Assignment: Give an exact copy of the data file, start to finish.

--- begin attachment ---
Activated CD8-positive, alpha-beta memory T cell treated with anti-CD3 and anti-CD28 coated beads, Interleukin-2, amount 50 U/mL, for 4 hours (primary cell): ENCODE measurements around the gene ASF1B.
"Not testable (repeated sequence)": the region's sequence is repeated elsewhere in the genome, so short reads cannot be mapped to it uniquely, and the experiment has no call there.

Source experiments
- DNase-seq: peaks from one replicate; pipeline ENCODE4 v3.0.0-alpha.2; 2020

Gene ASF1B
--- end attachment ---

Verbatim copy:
Activated CD8-positive, alpha-beta memory T cell treated with anti-CD3 and anti-CD28 coated beads, Interleukin-2, amount 50 U/mL, for 4 hours (primary cell): ENCODE measurements around the gene ASF1B.
"Not testable (repeated sequence)": the region's sequence is repeated elsewhere in the genome, so short reads cannot be mapped to it uniquely, and the experiment has no call there.

Source experiments
- DNase-seq: peaks from one replicate; pipeline ENCODE4 v3.0.0-alpha.2; 2020

Gene ASF1B